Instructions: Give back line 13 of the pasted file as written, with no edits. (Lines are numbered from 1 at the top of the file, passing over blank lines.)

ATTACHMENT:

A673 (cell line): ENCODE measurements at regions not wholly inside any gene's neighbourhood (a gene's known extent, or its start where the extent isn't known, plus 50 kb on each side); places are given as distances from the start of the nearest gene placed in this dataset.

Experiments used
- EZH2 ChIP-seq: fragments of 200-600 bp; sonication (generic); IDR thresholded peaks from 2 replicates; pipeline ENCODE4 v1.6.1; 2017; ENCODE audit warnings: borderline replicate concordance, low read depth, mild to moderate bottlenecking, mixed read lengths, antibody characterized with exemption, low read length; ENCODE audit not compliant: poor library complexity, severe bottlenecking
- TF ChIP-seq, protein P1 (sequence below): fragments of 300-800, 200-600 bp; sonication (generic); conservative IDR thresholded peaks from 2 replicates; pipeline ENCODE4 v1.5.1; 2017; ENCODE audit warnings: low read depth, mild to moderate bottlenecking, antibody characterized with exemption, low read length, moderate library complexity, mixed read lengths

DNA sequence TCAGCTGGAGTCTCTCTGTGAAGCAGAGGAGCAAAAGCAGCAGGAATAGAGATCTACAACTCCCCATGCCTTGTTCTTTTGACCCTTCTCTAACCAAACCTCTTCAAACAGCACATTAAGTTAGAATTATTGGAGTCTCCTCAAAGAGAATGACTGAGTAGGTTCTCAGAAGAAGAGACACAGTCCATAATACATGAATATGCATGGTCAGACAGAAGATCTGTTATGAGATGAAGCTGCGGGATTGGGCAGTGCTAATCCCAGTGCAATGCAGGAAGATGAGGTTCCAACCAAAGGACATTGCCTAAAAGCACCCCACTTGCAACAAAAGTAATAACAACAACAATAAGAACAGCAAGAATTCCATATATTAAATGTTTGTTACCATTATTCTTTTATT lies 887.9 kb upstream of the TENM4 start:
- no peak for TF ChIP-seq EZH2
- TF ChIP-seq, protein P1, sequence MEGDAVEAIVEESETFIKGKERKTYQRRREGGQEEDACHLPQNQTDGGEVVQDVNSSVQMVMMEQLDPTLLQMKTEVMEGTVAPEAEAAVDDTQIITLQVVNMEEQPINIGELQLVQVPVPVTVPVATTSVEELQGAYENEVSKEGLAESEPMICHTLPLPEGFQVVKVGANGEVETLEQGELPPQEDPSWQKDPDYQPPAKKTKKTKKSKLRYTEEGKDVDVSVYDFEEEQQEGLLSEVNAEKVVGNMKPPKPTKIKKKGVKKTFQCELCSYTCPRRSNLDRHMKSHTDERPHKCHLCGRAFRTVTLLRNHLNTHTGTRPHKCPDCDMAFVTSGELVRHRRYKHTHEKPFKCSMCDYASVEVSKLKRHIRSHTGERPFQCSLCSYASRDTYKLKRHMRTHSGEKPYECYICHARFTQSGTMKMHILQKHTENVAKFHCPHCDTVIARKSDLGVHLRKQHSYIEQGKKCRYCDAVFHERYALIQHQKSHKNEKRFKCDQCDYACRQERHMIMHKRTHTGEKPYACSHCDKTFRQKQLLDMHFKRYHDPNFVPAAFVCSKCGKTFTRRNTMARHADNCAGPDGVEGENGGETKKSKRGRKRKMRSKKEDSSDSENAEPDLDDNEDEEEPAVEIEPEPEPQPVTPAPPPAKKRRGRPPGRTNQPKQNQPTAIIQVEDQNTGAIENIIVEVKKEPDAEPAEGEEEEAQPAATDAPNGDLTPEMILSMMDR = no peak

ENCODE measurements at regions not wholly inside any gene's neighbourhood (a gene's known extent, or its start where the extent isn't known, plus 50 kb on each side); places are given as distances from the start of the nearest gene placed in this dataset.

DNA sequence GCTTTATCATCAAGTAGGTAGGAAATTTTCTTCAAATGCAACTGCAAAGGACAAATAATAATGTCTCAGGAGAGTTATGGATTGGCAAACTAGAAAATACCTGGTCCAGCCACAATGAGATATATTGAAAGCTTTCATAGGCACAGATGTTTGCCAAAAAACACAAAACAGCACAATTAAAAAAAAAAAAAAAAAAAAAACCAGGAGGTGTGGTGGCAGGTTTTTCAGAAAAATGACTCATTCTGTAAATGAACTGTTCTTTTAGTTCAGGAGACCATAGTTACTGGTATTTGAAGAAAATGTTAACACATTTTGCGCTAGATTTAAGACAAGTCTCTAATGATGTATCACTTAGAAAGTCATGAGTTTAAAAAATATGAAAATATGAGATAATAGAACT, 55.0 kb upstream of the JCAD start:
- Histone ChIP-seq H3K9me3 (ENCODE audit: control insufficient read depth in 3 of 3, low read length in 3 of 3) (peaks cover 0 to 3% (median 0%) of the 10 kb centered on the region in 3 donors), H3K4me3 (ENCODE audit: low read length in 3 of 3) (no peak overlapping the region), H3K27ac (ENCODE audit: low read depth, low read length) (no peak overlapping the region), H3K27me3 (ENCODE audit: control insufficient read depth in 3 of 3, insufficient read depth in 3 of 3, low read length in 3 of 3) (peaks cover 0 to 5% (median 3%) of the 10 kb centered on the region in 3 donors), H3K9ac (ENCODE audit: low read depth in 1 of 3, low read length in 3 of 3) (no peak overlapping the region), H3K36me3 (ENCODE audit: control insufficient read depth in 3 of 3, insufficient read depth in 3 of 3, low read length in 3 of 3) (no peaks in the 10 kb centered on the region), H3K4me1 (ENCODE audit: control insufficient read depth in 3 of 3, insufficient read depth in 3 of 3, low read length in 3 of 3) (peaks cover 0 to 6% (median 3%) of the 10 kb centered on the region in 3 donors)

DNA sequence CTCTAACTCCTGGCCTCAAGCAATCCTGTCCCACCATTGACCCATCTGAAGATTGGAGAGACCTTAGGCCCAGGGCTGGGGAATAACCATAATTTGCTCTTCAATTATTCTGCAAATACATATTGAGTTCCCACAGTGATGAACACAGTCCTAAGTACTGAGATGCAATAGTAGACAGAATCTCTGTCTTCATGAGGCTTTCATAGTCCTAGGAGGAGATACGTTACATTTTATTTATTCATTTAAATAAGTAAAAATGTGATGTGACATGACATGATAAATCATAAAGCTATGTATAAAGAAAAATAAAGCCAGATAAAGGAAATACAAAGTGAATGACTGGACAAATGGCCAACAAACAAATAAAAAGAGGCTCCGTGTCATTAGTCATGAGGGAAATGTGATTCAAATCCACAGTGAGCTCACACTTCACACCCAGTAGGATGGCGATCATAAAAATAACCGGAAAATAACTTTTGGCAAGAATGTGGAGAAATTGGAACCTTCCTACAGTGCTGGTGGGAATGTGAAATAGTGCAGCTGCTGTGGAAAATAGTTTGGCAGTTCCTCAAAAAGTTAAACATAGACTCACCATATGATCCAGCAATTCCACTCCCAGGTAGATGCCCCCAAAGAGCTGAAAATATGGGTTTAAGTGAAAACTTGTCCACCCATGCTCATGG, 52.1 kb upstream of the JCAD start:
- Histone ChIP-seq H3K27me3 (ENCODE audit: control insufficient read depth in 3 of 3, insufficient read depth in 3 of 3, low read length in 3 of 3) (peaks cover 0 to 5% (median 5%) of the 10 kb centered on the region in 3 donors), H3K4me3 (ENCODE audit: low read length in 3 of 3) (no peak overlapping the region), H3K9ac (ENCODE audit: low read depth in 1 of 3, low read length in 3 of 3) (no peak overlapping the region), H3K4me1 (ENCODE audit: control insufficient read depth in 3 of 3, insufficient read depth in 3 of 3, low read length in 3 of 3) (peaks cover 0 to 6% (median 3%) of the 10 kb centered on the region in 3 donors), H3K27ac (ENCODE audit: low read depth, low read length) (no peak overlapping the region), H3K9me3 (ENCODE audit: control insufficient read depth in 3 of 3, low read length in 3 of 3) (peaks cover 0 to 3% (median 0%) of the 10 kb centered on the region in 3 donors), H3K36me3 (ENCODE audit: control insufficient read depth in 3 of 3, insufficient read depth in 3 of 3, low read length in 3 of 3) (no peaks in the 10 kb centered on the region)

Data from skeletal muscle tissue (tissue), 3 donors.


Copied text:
Data from skeletal muscle tissue (tissue), 3 donors.